Tracheostomal stenosis following total laryngectomy

A. J. Yonkers, G. A. Mercurio

Research output: Contribution to journalArticle

16 Scopus citations

Abstract

Tracheostomal stenosis, a relatively common complication following total laryngectomy, may be attributable to multiple factors, including infection, radiation, poor surgical technique, and the metabolic health of the patient. If careful technique is utilized and attention to details is given in the initial construction of the stoma, the chance of a successful outcome is much greater. Many techniques are available to the surgeon, but the successful procedures all include some method whereby the circular scar is broken up through the use of Z plasties or skin flaps, or segments of the circular scar are lengthened relative to other segments, as in the beveling technique. It is important to view a secondary revision as a true reconstructive operation and not as a minor revision, in order to achieve a competent functional tracheal stoma.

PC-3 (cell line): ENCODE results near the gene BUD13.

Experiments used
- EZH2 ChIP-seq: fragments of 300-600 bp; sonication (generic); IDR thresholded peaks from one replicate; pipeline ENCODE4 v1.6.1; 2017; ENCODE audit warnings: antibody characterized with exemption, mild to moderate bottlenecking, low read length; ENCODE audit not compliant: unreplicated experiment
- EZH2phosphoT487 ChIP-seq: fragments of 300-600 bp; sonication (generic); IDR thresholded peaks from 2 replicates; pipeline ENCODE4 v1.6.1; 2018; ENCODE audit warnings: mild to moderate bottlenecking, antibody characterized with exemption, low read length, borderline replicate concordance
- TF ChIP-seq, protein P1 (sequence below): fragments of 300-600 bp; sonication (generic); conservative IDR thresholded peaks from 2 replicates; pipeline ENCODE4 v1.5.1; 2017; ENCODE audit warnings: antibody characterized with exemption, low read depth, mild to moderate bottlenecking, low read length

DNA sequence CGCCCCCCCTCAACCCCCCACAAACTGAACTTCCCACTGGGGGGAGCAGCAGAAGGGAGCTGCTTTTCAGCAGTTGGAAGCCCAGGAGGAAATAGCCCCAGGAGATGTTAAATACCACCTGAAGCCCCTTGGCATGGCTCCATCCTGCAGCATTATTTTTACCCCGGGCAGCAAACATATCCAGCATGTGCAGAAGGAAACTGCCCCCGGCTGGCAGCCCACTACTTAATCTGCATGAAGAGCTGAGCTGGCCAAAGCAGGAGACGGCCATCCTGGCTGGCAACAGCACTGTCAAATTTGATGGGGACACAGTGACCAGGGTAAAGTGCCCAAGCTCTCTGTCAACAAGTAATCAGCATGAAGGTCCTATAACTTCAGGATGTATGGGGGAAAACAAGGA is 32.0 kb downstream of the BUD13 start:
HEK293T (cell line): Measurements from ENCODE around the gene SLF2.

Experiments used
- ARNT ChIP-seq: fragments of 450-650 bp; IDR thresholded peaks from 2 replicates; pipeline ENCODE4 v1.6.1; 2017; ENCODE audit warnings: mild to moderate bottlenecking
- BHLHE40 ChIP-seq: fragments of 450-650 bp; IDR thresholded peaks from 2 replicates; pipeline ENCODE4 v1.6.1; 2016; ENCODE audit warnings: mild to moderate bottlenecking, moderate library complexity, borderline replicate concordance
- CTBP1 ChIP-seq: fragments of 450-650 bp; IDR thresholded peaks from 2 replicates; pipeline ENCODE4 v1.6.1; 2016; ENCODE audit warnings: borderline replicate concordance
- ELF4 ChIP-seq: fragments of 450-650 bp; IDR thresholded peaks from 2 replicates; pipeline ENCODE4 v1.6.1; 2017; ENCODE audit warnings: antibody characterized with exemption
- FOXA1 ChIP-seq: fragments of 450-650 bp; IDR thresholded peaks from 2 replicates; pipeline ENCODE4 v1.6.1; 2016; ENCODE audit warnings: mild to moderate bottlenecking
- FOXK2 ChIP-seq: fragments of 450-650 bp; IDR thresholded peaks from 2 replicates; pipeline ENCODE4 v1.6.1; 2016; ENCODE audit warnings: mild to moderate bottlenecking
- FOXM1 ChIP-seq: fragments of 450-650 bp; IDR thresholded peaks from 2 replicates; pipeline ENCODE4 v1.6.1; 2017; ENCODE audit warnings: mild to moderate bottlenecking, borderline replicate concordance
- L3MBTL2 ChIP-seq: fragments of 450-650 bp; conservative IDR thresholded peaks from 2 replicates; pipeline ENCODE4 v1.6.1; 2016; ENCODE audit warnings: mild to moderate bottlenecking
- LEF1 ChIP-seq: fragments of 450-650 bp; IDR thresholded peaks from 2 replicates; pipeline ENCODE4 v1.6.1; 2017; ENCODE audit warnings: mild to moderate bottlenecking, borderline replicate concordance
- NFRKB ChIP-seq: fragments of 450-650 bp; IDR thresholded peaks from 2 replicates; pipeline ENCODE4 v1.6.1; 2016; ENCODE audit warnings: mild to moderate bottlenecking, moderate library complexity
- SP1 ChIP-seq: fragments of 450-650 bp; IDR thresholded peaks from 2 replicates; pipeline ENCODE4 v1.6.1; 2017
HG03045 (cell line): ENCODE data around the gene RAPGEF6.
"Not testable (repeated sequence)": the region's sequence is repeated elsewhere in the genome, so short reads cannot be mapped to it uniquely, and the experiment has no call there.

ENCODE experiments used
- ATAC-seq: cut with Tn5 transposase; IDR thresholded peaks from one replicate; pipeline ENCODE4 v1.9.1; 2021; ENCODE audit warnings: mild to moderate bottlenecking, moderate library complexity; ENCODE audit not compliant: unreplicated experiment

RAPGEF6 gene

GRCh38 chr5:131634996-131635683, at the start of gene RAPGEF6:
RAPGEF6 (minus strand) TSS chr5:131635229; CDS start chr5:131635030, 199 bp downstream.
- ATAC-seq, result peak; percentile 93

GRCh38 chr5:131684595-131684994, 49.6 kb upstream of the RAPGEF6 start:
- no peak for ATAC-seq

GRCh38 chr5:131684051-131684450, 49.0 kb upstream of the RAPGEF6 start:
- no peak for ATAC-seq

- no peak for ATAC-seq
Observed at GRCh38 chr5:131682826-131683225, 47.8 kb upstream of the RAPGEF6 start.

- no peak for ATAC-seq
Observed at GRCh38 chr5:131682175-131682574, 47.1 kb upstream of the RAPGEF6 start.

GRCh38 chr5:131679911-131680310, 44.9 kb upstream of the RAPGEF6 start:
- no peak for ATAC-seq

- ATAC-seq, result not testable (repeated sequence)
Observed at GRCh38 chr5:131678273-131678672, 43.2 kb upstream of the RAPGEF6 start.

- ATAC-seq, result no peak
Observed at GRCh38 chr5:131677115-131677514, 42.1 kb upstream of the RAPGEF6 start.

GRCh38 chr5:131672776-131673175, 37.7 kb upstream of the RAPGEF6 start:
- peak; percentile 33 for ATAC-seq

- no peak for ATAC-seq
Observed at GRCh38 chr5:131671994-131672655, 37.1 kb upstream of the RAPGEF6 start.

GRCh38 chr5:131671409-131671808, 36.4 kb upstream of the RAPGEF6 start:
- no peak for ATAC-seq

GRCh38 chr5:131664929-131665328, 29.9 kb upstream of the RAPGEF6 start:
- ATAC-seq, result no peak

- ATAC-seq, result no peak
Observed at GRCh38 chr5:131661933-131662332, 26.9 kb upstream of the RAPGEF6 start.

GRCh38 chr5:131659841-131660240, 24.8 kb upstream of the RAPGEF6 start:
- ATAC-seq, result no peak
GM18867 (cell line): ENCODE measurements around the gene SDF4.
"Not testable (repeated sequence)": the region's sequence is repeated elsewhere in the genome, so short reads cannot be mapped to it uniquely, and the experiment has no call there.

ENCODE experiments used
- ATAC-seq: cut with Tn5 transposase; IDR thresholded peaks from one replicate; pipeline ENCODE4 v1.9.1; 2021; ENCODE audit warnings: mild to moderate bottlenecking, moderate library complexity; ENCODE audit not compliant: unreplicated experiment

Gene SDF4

Original languageEnglish (US)
Pages (from-to)391-405
Number of pages15
JournalOtolaryngologic Clinics of North America
Volume16
Issue number2
StatePublished - Jan 1 1983
Externally publishedYes

ASJC Scopus subject areas

  • Otorhinolaryngology

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    Yonkers, A. J., & Mercurio, G. A. (1983). Tracheostomal stenosis following total laryngectomy. Otolaryngologic Clinics of North America, 16(2), 391-405.